the shape of the lower case 'a' varies little on this folio.
upper case 'A' at the beginning of a line.
another example of a different upper case 'A', again at the beginning of a line.
yet another type of upper case 'A' to begin a stanza.
this form of unlooped 'd' is used interchangeably with v2.
a third type of lower case 'd' found as the initial letter in at least five words on this folio.
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'g' used in initial position. The upper compartment is not always closed.
'g' used in final position. The lower compartment is oval in shape.
upper case 'G'.
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'h' as the initial letter of a word. Where 'h' begins a word, it nearly always has a foot beneath the stem on the left side. The head is left open.
looped head-stroke resting on the top of the shoulder.
'gh' combination with limb and then tail-stroke flicked to the right rather than curving clockwise as in the previous examples.
'h' with heightened ascender on top line of verse.
an example of long 'r' as the initial letter.
z'-shaped 'r' in final position. This 'r' occurs more frequently than long 'r' and is not confined merely to following 'o'.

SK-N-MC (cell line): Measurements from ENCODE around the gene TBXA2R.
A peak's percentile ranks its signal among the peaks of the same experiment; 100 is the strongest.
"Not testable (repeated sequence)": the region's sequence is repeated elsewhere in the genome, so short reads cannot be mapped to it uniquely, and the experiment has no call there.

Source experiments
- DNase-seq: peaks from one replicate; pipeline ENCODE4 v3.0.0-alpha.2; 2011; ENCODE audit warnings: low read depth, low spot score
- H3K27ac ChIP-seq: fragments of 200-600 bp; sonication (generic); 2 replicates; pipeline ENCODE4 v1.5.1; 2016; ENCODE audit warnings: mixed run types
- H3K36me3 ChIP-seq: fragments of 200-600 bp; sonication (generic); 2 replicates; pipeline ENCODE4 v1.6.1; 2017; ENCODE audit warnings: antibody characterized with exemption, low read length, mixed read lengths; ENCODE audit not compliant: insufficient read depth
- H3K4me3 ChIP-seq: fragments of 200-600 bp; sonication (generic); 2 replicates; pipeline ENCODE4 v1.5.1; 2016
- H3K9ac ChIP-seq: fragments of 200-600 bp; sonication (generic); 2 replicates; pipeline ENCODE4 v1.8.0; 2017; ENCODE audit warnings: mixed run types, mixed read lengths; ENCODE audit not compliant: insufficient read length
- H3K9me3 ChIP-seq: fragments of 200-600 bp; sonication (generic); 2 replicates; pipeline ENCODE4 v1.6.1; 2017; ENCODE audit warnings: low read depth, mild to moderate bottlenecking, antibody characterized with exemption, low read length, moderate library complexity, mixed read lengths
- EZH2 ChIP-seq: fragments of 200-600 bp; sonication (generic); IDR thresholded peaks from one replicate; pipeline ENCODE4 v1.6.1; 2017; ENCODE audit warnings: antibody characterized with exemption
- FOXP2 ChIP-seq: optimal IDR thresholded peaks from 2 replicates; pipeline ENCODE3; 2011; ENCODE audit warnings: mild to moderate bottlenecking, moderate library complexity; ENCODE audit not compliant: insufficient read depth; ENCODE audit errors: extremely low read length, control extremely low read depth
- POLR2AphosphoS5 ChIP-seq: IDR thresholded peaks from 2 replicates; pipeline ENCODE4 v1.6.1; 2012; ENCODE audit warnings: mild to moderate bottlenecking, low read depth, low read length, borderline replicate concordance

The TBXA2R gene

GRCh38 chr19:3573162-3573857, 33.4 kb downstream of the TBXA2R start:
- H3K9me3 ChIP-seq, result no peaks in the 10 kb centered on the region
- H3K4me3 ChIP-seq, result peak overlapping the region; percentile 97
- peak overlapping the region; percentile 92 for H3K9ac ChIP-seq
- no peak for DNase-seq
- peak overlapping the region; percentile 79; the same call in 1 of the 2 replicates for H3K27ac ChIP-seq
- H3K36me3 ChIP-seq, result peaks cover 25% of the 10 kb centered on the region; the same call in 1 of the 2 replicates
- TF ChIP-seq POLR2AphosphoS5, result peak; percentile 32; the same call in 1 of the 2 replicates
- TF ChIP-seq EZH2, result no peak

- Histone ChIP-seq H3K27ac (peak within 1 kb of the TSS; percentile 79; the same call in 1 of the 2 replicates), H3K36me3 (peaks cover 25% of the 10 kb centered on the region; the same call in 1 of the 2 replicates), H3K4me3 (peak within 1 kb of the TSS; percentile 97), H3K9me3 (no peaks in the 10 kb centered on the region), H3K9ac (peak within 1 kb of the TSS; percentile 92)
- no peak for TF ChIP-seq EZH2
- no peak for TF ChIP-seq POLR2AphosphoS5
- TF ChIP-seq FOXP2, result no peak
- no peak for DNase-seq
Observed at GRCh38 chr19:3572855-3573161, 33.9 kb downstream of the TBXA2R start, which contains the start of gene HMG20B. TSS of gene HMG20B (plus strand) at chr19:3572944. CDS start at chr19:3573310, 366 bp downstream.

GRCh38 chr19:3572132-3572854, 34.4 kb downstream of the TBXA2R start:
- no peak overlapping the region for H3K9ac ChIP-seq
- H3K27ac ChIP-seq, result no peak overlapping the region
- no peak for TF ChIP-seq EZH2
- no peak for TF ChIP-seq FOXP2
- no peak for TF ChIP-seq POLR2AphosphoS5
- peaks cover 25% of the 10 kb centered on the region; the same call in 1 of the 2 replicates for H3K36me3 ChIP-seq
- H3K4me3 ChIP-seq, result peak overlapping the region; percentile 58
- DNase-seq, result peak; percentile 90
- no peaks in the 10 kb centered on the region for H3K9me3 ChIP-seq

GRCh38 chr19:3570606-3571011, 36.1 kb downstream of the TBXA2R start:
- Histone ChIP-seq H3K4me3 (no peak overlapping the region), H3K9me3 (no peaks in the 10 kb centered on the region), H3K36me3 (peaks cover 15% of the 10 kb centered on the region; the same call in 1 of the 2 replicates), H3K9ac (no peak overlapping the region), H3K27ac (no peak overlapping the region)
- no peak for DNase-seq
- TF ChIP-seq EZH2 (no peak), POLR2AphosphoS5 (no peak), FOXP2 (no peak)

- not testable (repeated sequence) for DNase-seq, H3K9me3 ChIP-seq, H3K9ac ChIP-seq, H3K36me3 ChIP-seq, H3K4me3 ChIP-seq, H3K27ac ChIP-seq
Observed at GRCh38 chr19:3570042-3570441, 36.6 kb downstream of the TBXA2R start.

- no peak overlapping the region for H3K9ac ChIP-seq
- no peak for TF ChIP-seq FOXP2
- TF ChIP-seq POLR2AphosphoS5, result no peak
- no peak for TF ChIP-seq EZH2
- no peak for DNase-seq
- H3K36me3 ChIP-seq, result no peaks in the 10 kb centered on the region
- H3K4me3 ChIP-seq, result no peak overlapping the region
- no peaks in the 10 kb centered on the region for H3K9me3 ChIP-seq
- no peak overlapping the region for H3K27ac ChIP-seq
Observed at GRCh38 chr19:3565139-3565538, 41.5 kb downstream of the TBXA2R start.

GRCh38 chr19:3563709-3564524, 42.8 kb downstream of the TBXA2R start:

final 'r' with flourish. The 'z'-shaped 'r' is more usually found in final position.
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sigma 's' in final position.
a typical long 's' with thick tapering stem and fine head stroke.
the first letter of a new stanza and therefore slightly more exaggerated.
looped anglicana 'w' with three mainly even loops.
this current form of 'w' is used both within a word as here, or as an initial letter.
'w' in initial position with lead-in stroke.
used as the initial letter of a line of verse.
'y' varies in the length and angle of the tail-stroke.
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|Upper Case Letters|
some of the scribe's upper case letters have a spidery aspect as here with the initial upper case letter of a stanza.
another upper case letter used at the beginning of a stanza.
the first letter of the opening stanza of the folio.
upper case 'I'.